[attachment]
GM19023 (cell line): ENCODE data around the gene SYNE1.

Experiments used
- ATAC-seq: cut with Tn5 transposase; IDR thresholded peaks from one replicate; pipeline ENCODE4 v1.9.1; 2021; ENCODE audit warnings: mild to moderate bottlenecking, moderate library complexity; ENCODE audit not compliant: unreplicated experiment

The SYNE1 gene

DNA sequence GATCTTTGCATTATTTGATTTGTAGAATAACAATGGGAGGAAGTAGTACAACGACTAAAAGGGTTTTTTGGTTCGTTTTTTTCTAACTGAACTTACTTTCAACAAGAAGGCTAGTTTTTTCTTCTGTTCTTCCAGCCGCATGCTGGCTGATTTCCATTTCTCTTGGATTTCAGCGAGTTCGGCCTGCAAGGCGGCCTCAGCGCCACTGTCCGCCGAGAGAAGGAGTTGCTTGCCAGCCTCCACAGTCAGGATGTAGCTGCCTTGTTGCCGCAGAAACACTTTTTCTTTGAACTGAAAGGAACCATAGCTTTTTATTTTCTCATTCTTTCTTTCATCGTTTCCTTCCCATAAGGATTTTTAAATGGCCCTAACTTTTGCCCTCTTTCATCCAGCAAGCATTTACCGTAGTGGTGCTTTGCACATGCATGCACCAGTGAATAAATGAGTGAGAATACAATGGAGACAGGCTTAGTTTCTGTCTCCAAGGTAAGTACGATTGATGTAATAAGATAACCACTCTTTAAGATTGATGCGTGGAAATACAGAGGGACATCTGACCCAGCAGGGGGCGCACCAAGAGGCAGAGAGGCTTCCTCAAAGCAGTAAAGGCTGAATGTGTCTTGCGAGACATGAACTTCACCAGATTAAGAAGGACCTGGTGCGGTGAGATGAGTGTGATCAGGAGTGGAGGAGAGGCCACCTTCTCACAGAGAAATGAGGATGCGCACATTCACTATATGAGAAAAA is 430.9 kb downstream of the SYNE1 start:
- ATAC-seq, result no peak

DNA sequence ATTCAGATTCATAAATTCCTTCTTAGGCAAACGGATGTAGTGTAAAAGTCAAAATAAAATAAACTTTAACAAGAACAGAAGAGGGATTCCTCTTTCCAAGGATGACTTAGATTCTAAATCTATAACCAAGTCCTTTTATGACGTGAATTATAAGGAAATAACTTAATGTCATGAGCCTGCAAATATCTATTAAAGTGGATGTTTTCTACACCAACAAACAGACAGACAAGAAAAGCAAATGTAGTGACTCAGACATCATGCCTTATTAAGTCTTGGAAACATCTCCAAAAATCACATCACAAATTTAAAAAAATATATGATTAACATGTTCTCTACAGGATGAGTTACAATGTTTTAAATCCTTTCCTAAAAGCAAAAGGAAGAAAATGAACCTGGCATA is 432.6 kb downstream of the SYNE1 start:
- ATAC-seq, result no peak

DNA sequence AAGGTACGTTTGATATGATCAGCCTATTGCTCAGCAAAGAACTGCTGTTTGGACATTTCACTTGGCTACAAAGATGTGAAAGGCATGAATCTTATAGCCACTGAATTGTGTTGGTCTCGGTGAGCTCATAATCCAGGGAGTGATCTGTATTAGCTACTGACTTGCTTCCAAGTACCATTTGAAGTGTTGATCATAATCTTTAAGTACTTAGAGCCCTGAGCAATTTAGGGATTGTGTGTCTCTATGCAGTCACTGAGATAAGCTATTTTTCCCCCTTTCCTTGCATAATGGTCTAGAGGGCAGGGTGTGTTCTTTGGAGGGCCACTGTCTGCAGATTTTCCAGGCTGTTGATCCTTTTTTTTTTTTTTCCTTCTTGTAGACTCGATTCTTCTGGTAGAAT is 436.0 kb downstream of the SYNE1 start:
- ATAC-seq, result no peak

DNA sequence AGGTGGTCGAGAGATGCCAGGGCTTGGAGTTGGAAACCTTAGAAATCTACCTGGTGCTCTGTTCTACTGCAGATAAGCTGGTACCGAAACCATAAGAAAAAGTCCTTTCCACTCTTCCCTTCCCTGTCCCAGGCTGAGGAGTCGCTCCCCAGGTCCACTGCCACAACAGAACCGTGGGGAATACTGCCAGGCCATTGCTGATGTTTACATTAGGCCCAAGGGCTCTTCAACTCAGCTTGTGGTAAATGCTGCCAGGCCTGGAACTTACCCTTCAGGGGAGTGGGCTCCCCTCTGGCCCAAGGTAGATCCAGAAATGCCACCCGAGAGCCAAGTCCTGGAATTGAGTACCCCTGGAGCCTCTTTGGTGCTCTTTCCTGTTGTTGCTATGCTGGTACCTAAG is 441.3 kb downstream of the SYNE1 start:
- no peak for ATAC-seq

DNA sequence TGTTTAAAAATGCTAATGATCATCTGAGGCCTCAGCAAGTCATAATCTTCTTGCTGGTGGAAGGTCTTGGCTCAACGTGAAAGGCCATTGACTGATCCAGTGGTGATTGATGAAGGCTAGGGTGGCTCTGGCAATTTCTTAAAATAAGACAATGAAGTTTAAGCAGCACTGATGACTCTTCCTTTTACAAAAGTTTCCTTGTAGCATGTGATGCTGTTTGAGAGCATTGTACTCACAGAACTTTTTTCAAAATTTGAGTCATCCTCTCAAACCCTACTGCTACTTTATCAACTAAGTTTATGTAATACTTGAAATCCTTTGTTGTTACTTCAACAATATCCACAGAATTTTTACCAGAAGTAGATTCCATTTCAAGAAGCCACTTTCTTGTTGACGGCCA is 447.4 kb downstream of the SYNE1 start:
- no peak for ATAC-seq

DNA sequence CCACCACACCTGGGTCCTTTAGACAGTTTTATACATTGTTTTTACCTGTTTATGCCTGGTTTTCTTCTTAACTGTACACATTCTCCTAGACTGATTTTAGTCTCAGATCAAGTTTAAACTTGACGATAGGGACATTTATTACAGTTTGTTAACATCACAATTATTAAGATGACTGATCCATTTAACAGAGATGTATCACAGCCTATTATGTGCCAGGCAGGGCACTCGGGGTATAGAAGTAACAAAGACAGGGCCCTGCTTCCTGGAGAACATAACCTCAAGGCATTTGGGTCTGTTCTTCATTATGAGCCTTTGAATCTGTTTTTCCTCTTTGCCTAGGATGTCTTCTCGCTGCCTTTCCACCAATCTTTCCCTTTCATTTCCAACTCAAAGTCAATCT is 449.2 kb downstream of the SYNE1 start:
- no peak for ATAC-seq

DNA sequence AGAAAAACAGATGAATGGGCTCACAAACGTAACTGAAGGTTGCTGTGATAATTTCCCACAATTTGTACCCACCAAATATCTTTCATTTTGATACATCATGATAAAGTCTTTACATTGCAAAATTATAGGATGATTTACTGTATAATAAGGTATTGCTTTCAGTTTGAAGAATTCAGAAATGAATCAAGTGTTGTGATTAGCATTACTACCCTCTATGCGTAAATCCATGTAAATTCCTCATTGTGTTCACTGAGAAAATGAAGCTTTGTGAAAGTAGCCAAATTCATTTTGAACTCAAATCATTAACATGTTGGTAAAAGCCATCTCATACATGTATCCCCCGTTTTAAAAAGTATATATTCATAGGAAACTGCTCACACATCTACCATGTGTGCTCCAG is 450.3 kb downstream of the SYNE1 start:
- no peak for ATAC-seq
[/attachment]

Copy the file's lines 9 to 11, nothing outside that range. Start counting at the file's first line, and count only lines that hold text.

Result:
DNA sequence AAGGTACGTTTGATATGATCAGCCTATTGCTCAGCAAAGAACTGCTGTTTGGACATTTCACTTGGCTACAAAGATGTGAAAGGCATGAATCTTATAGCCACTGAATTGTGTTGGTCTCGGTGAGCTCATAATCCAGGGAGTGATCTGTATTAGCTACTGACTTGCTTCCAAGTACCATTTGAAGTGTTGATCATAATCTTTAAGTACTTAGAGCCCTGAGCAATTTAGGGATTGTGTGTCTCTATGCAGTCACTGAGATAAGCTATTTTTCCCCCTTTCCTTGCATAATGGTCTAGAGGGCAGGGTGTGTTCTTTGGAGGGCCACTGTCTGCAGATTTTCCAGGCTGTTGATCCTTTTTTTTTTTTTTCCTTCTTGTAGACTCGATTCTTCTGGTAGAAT is 436.0 kb downstream of the SYNE1 start:
- ATAC-seq, result no peak

DNA sequence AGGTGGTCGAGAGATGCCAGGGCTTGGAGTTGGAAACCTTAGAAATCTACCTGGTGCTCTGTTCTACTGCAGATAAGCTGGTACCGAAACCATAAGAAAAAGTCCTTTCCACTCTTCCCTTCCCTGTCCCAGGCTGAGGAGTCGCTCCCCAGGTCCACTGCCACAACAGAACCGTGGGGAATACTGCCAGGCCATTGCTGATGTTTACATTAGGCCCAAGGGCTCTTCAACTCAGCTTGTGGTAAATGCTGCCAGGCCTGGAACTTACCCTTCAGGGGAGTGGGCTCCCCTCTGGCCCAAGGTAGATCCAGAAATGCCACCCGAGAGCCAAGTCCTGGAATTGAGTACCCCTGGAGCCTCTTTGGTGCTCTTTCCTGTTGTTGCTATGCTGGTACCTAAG is 441.3 kb downstream of the SYNE1 start: